But it can be very non-traditional. One of the best things ever for me was a weekly role-playing group, which frequently turned into almost improv jam sessions lasting for hours.
posted by bonehead at 11:02 AM on November 30, 2016 [1 favorite]

Twyla Tharp's The Creative Habit is another good book to read on this topic
posted by crocomancer at 11:47 AM on November 30, 2016 [3 favorites]

I also like the Twyla Tharp book and Drawing on the Right Side of the Brain (if you want to draw). I also liked Big Magic, which is an easy read and had some interesting ideas in it too. What all this amounts to is that creativity is (like most things) a big muscle that you can learn to flex. (I admit the Julia Cameron book rubs me the wrong way.)

I would recommend listing to a couple interviews with Lisa Congdon. She didn't think she was particularly artistic either, and only started drawing and painting in her early-mid thirties too.

You might also like Keri Smith or Sustainably Creative (or Ravelry or....???).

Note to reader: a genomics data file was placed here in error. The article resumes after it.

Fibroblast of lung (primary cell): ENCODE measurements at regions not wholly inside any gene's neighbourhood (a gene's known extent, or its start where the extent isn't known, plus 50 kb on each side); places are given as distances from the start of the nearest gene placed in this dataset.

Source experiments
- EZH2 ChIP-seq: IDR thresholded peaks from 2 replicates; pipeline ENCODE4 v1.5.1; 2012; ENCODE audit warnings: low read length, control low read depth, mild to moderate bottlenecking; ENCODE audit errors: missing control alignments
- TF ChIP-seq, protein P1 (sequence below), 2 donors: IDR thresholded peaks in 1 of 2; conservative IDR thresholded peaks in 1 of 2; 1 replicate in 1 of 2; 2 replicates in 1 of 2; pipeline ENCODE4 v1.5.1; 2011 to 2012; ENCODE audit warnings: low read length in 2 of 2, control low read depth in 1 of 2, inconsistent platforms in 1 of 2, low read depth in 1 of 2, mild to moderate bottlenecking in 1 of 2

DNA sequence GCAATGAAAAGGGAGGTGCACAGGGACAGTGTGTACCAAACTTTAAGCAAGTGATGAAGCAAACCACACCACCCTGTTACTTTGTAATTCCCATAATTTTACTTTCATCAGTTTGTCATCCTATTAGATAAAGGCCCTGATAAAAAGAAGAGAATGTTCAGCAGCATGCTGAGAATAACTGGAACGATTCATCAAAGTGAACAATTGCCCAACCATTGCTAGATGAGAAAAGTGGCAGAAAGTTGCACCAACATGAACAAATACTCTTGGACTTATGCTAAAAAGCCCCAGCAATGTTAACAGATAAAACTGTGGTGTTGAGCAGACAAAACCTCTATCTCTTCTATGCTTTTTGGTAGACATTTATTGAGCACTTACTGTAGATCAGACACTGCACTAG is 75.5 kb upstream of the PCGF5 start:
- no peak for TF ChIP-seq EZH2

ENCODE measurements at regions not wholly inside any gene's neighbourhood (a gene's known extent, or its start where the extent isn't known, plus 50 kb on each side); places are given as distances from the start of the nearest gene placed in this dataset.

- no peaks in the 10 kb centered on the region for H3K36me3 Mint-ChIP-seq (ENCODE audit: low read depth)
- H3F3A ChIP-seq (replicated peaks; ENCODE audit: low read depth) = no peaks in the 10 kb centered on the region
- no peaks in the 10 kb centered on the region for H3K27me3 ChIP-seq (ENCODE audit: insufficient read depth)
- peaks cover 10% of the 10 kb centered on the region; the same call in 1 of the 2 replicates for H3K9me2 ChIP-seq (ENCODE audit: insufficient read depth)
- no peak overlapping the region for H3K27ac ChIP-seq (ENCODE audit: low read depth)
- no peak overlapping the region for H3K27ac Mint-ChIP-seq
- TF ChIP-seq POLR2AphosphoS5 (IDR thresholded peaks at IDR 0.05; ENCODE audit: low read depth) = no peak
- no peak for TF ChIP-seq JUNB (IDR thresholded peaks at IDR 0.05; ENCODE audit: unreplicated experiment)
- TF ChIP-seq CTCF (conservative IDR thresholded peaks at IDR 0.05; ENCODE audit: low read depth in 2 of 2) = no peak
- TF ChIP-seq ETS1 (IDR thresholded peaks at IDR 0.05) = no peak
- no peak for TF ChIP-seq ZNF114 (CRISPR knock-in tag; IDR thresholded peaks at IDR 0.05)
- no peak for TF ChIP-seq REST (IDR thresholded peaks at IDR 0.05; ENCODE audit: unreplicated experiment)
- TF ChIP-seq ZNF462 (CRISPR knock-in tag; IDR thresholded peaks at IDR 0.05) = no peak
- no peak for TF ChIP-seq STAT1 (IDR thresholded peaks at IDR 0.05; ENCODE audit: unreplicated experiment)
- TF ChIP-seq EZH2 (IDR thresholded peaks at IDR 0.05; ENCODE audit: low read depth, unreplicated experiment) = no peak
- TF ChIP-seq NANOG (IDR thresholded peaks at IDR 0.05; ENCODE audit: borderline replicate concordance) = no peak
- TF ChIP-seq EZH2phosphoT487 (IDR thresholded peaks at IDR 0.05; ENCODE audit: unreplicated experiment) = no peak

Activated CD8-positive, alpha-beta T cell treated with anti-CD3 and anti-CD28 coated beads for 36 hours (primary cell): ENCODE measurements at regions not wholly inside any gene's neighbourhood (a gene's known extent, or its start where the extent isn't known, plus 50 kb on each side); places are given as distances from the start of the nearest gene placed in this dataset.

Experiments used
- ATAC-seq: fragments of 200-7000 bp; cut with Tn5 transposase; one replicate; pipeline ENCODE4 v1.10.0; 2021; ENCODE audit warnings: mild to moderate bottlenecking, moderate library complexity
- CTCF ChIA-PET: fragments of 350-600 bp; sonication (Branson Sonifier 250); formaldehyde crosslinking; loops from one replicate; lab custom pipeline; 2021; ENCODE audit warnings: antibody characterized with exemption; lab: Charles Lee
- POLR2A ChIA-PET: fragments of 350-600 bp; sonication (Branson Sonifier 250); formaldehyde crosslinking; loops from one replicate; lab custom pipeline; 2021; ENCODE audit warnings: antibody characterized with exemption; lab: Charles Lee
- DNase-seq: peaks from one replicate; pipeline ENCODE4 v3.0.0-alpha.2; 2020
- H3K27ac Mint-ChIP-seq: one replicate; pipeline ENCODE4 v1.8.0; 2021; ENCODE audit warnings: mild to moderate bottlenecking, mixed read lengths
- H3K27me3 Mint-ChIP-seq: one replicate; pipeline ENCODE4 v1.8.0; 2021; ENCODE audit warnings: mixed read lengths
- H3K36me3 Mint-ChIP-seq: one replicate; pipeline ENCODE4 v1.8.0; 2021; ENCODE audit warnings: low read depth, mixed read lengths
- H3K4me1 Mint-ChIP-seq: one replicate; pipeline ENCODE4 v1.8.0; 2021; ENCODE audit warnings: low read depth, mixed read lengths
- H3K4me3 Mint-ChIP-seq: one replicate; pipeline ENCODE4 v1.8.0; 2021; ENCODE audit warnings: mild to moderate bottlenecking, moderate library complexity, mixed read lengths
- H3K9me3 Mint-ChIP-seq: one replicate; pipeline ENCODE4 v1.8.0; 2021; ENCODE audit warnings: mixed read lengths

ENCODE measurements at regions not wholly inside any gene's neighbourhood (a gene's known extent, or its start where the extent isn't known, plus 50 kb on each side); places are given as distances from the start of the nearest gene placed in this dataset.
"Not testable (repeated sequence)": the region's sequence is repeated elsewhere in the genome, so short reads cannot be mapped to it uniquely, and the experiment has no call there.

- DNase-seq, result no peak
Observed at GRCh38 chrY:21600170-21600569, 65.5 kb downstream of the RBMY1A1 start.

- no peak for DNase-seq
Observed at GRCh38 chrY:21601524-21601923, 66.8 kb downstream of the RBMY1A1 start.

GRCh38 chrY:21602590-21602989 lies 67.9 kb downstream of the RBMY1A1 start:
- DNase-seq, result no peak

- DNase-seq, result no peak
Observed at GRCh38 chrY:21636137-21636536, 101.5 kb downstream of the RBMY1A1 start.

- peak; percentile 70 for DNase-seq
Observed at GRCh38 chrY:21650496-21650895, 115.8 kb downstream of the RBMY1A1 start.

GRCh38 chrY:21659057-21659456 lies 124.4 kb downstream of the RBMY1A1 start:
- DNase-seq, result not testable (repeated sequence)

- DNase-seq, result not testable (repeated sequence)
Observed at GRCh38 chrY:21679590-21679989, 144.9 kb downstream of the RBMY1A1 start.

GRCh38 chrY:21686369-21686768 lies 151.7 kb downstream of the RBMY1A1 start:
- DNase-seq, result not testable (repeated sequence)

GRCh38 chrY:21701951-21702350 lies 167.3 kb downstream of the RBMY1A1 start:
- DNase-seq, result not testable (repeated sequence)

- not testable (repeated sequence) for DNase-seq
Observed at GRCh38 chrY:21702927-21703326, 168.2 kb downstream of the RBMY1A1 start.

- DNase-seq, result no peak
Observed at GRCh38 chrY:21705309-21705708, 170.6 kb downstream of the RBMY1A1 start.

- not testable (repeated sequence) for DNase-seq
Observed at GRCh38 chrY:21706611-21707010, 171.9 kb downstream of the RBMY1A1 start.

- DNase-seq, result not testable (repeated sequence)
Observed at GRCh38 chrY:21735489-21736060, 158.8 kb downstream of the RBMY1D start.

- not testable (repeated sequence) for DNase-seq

Personally, I think a lot of creativity can be expressed in non-artistic disciplines - thinking creatively is huge in math, sciences, all sorts of things! There was a Nova documentary on Netflix (still there?) on math and origami and it was this wonderful blend of... math and creativity and art.

What kind of thing do you want to do? If you post your next question specifically on drawing/photos/knitting/math whatever I'm sure you'll get some more specific leads.
posted by jrobin276 at 1:31 PM on November 30, 2016 [1 favorite]

Best answer: One of the things I've concluded from talking to people over the years about creative stuff is that not everybody who does creative work/play is a creative omnivore or polymath. Most folks don't do most things, even if there is a creative thing they do and enjoy.

And I think that may not always be obvious and so folks in your position, trying to figure out what creative bones they've got in their body, can see that e.g. this or that thing, painting or music or design or writing or etc. that someone else does leaves them cold. And so you see that and feel like, well, I don't get that or don't know how to even start trying to do that, and that's what creativity looks like, so I...guess I'm just not creative.

In reality there's I think a lot of luck involved in finding the thing that does click for you, the thing that feels like, hey, hmm, this is interesting and I could do it again even if you're not good at it when you start (and that's how it works, you're almost certainly not gonna be good at it right away). It's that little thing that you find yourself feeling a little proud of even if you don't think it's very good. The little thing that you keep thinking about the next day, think about going back to or trying again.